And for this record I think that house music kind of really was on my brain, you know partly just because I grew up feeling free in clubs that played house music. On “It’s alright”, the last song of the album – a cover of a Marshall Jefferson / Sterling Void song, I was really trying to raise attention to these two young African American men in Chicago who bought second-hand vintage music equipment, or at least cheap music equipment, and made this really beautiful song that was speaking directly about world issues, while trying to promote some amount of optimism and hope for people. And so what I did was take a piano and a guitar and bring the focus back to these kids who made really beautiful songs that still mean something today. So in that sense sometimes the approach is political.
That’s interesting because I always thought that in some ways house developed the same way as disco – into something that today most people find as cheesy; and it became very white, especially when you look at what is left over of it in the charts today. And how closely connected for example voguing and the early house music were I just realized after listening to your album and doing my research. Is this the reason why you show these voguing artists in Kim Ann’s “Creature” video?
Well, within a lot of communities there exists an intense sense of homophobia still. There is for example a lot of homophobia within the African American community. To display this underground culture of men expressing themselves in a kind of flamboyant and graceful way is a political statement, you know, and it still exists, it still matters, it still should be shown.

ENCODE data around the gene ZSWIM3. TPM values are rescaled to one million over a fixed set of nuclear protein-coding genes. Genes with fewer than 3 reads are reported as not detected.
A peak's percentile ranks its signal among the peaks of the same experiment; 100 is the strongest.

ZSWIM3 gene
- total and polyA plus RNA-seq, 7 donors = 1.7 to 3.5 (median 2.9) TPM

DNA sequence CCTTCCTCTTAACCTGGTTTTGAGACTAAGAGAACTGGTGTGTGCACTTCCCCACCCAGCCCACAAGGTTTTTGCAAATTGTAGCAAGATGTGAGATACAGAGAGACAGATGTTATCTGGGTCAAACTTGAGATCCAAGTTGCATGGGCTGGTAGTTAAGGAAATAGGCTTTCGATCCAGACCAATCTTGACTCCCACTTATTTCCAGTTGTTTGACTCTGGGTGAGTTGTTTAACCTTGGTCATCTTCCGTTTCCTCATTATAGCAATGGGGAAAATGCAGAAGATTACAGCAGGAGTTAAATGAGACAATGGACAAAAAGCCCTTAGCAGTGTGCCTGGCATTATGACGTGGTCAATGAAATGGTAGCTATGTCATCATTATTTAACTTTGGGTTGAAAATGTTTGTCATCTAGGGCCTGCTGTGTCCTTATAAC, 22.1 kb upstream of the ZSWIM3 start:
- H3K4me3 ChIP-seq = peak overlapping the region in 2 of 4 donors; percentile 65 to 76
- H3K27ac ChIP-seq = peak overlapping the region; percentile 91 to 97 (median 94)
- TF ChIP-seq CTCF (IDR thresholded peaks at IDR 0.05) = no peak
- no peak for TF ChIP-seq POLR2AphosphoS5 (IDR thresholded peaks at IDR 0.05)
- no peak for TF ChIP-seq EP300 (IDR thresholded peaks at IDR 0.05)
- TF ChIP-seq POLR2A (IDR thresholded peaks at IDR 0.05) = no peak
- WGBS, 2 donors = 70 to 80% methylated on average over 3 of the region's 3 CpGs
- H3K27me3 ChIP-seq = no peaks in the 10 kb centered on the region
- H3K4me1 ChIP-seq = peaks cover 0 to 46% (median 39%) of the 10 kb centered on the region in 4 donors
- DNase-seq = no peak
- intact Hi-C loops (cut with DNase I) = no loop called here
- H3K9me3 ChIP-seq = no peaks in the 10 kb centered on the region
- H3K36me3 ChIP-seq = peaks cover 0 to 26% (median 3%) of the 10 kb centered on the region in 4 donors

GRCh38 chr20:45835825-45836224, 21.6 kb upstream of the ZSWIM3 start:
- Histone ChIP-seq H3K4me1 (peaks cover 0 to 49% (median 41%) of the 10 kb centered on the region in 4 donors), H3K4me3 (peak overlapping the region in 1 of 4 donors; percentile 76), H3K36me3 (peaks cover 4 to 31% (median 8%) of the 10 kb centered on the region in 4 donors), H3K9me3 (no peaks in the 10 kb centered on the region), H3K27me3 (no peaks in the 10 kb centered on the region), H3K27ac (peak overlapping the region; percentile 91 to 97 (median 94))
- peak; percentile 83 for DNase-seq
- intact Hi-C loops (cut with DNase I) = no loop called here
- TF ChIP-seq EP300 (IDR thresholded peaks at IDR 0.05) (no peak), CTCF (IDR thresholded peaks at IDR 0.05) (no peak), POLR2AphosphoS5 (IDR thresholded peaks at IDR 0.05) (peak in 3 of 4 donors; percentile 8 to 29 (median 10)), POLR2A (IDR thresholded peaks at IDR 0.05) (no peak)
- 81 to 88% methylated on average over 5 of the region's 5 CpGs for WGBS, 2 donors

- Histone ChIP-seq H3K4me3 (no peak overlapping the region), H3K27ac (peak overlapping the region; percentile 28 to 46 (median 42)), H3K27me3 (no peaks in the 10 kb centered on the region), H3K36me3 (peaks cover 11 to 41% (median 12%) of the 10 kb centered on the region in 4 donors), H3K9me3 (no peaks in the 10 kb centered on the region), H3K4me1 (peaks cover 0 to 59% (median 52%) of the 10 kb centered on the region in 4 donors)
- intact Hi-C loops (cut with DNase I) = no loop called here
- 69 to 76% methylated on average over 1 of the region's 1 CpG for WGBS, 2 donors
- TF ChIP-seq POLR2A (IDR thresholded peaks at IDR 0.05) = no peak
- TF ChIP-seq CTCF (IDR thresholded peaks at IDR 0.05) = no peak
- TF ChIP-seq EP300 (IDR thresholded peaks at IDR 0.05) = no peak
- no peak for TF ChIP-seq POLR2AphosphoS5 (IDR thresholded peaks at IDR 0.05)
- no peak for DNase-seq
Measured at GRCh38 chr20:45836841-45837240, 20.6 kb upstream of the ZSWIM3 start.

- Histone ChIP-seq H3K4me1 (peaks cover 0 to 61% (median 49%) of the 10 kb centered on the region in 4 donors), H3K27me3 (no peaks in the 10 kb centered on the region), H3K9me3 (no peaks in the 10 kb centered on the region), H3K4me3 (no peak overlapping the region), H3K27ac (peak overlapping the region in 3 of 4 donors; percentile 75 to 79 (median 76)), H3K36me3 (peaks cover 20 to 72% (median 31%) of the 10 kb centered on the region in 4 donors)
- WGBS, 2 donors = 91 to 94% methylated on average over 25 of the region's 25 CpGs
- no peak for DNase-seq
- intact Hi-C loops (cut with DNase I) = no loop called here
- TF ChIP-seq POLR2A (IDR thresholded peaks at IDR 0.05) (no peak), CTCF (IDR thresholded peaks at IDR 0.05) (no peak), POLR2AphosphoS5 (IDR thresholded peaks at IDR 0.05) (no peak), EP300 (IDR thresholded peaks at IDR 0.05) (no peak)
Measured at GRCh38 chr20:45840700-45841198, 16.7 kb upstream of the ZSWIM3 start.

At the same time there are artists like Lady Gaga who are using certain aspects of gay or queer culture to put in their videos to promote themselves. What do you respond to people who accuse you of the same thing – of trying to be cool by using queer signs? I mean, for example, these dancers in the “Creature” video appear to me to be a little like some sort of ornamentation.
Well, it is definitely a different story because Shayne, Tigga and Pta! – those three dancers dance with Hercules and Love Affair; they’re part of the crew, they’re not hired dancers. They’ve been coming to our events for years and I just recorded music with Shayne and Tigga a month ago for a new MR. INTl release. They are some of the most creative and inspirational people in New York and I have the deepest amount of respect for them. I love them. It’s not like a “Madonna/Vogue” sort of situation. But it’s a fair question, you know. And Gaga is different, too, I think. Because Gaga is really just utilizing gayness as a subject matter. We’re not utilizing gayness – we just are gay.
At the same time it’s funny to see what happens when people don’t know the whole context of Hercules and Love Affair and just don’t get it. Which is something that seems to happen a lot. Is it a problem for you that it may sometimes be difficult to communicate what Hercules And Love Affair is about?